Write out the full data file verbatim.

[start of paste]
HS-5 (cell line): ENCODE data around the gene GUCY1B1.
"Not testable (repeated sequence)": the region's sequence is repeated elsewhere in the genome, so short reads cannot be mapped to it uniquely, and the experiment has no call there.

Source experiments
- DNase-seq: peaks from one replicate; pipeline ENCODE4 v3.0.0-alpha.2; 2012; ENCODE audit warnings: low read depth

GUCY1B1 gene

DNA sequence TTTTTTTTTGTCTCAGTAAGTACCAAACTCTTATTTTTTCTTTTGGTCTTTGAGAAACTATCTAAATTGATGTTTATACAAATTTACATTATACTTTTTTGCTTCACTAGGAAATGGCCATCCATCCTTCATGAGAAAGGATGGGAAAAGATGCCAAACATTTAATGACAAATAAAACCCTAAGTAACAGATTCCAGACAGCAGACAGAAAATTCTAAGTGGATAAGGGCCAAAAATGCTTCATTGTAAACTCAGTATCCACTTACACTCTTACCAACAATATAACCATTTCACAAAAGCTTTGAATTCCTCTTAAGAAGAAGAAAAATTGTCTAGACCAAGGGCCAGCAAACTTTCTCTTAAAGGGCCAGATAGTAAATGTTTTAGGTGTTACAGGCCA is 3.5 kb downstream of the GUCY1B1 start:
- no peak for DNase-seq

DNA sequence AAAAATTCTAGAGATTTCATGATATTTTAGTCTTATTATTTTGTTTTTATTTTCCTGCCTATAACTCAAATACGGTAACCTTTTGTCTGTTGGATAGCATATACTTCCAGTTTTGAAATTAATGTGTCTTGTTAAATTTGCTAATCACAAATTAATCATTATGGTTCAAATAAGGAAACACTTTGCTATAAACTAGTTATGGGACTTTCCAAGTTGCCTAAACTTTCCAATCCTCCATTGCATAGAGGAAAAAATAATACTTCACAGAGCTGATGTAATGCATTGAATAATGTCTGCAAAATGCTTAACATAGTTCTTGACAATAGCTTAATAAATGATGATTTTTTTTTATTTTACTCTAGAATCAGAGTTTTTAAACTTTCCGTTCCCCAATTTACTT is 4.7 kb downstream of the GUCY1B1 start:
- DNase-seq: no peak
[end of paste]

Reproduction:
HS-5 (cell line): ENCODE data around the gene GUCY1B1.
"Not testable (repeated sequence)": the region's sequence is repeated elsewhere in the genome, so short reads cannot be mapped to it uniquely, and the experiment has no call there.

Source experiments
- DNase-seq: peaks from one replicate; pipeline ENCODE4 v3.0.0-alpha.2; 2012; ENCODE audit warnings: low read depth

GUCY1B1 gene

DNA sequence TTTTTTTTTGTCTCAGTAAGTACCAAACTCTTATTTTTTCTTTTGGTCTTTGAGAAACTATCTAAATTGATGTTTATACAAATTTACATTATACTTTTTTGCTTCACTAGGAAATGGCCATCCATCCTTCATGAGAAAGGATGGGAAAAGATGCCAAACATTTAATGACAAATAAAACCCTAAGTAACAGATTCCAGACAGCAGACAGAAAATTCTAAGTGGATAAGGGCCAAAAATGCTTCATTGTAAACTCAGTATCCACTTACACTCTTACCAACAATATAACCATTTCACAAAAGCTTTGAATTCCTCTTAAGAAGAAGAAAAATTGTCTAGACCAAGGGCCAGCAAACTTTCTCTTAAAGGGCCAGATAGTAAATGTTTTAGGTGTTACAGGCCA is 3.5 kb downstream of the GUCY1B1 start:
- no peak for DNase-seq

DNA sequence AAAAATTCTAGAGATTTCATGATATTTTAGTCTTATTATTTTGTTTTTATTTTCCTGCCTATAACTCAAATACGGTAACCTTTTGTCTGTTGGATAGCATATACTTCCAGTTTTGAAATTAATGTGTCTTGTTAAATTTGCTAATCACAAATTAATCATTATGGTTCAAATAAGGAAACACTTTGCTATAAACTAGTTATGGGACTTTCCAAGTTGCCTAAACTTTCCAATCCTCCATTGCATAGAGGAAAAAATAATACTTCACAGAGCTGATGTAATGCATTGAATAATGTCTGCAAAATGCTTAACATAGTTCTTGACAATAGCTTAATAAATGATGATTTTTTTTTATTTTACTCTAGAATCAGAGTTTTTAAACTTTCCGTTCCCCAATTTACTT is 4.7 kb downstream of the GUCY1B1 start:
- DNase-seq: no peak